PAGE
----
Stateside, inflation bounced back up to 3.7% in August (3.6% forecast), from 3.2% the month before. This was largely put down to an increase in gas/fuel prices in the US more than anything else, but does open the door ever so slightly for an interest rate hike come Wednesday evening.

It might be the only factor pointing that way though. Other Dollar-based data last week continued to perform very favourably, pointing towards the much hoped-for soft landing. Retail sales showed a further 0.6% gain, now the fourth consecutive positive month for the figure. Weekly unemployment claims were also lower than expected.

For now we expect the Federal Reserve to signal a hold in interest rates on Wednesday, but to suggest they aren’t necessarily done overall with rate hikes. Watch for carefully selected words and a clear message from Jerome Powell.

Please see below the continued GBP-USD trend lower:


This week:

Monday – Rightmove UK HPI (00:01 UK time)

Tuesday – Reserve Bank of Australia Minutes (02:30), Eurozone Final CPI (10:00), Canada CPI (13:30)

Wednesday – UK CPI (07:00), Federal Reserve Rate Announcement (19:00) & Press Conference (19:30)

Thursday – Swiss National Bank Rate Announcement (08:30), Bank of England Rate Announcement (12:00), US Weekly Unemployment Claims (13:30)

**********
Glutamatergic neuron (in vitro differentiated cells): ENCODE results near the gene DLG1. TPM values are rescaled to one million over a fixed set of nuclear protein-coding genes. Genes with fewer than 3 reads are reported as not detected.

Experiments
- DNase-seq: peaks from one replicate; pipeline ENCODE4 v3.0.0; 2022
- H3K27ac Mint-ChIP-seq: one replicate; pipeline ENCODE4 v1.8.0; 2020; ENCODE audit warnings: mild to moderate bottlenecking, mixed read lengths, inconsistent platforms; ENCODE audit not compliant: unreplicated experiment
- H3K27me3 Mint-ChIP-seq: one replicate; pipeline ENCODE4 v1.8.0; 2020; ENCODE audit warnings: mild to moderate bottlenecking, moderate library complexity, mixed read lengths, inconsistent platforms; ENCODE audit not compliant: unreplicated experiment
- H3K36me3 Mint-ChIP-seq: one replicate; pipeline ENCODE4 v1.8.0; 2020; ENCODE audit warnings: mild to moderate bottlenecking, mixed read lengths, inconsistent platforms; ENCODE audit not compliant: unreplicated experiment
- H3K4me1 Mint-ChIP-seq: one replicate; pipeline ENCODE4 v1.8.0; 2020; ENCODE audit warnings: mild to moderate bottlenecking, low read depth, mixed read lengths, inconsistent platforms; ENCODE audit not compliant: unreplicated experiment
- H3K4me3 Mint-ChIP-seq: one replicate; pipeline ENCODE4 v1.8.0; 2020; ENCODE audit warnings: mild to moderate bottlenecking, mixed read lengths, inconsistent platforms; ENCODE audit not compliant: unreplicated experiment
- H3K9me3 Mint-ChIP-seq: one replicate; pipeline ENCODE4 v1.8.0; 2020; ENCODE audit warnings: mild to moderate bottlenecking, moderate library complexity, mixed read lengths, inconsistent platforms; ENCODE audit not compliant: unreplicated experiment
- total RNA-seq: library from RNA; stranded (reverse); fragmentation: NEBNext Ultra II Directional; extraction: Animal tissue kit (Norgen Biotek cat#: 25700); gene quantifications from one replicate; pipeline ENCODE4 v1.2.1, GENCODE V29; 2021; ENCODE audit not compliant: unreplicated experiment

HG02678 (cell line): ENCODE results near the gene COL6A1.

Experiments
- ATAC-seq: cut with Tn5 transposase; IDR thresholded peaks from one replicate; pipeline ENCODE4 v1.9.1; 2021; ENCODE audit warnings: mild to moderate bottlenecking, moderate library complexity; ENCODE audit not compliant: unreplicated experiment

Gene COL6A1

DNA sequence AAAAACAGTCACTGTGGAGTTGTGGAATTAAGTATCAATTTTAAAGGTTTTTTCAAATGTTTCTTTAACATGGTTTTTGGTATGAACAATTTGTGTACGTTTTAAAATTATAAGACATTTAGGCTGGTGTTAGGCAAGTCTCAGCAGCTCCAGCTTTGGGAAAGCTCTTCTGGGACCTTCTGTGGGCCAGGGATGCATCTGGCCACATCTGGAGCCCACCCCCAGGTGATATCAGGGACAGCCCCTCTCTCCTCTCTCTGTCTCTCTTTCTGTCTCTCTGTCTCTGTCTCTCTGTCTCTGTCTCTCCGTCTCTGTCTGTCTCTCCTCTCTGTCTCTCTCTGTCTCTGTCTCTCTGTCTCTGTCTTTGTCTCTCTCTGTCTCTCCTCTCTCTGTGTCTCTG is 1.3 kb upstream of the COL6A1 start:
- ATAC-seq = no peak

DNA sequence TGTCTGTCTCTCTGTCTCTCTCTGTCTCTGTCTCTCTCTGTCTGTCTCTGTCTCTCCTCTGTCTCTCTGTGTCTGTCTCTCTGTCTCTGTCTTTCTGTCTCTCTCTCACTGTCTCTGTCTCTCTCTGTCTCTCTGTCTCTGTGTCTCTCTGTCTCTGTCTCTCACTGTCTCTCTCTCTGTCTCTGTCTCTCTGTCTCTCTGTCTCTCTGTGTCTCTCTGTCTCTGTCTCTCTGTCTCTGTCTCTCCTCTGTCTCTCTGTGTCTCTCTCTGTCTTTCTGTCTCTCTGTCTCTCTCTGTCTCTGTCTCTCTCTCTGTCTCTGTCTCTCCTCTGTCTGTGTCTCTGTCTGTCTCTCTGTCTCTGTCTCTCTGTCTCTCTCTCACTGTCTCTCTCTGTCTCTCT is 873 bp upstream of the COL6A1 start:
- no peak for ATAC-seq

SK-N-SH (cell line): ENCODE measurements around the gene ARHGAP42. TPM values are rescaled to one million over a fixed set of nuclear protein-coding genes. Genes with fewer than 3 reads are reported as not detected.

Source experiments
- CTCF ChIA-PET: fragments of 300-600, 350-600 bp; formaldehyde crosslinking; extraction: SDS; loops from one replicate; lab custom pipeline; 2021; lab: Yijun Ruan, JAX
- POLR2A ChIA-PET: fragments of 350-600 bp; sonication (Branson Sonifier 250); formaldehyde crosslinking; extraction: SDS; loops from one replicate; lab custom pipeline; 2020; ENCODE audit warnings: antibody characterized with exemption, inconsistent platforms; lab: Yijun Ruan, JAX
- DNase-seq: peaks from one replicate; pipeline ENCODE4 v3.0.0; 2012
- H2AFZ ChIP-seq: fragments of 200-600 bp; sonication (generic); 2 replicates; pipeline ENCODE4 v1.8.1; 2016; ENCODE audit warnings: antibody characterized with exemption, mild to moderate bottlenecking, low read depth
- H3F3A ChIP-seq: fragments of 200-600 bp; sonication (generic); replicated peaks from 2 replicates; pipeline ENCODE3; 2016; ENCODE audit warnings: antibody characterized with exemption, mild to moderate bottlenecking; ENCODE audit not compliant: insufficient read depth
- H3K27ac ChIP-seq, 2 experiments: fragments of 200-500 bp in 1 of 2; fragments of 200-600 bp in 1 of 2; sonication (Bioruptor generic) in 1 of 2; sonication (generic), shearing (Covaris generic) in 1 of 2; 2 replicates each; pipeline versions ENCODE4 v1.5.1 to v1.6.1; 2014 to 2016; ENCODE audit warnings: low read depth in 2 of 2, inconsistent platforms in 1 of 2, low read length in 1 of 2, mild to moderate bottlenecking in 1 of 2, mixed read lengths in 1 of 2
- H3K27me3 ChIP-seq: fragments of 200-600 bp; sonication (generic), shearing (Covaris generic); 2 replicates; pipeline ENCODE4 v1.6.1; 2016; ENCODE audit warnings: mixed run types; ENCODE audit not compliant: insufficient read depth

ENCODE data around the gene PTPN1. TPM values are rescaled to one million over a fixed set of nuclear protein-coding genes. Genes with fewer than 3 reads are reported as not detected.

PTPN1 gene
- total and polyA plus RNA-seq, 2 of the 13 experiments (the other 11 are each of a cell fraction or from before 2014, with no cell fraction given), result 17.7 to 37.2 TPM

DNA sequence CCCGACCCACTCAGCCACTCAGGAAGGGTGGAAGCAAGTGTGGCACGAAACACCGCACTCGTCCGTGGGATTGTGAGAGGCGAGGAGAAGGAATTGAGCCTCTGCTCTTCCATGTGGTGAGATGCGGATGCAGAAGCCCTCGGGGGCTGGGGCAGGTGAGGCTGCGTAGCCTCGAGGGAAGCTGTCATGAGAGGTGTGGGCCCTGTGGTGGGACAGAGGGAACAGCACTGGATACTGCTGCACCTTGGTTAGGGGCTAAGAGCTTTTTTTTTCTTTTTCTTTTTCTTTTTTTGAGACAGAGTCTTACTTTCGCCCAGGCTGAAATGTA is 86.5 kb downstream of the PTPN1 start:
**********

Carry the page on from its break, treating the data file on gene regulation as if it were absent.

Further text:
Friday – Bank of Japan Rate Announcement (05:00), UK Retail Sales (07:00), UK/EU/US Manufacturing & Services PMI Data (08:15 to 14:45)

A big week ahead full of major central bank meetings, with the Federal Reserve, Swiss National Bank, Bank of England and Bank of Japan in that order.

Before that, UK inflation will be a very important figure. The measurement is expected to bounce back slightly from 6.8% to 7.1% this month, largely attributed to a rise in fuel costs as with the US. Andrew Bailey and Co, we expect to raise UK interest rates by another 0.25% on Thursday but expect a split decision. As a result, any GBP upside is expected to be short-lived and limited.

For the Federal Reserve, we can expect a hold in rates with some degree of confidence. Powell’s language in the following press conference will be the one to watch.

Again, a great time for any clients looking to sell USD (or any other currencies pegged to the Dollar, AED/QAR/SAR/HKD), especially into GBP or Euro. Great opportunities on both there so do reach out to the team if you are in this position.

Even if we do get a hike from the Bank of England, upside for the pound may not be worth holding out for given the might of the Dollar. A busy few days ahead!

Have a great week.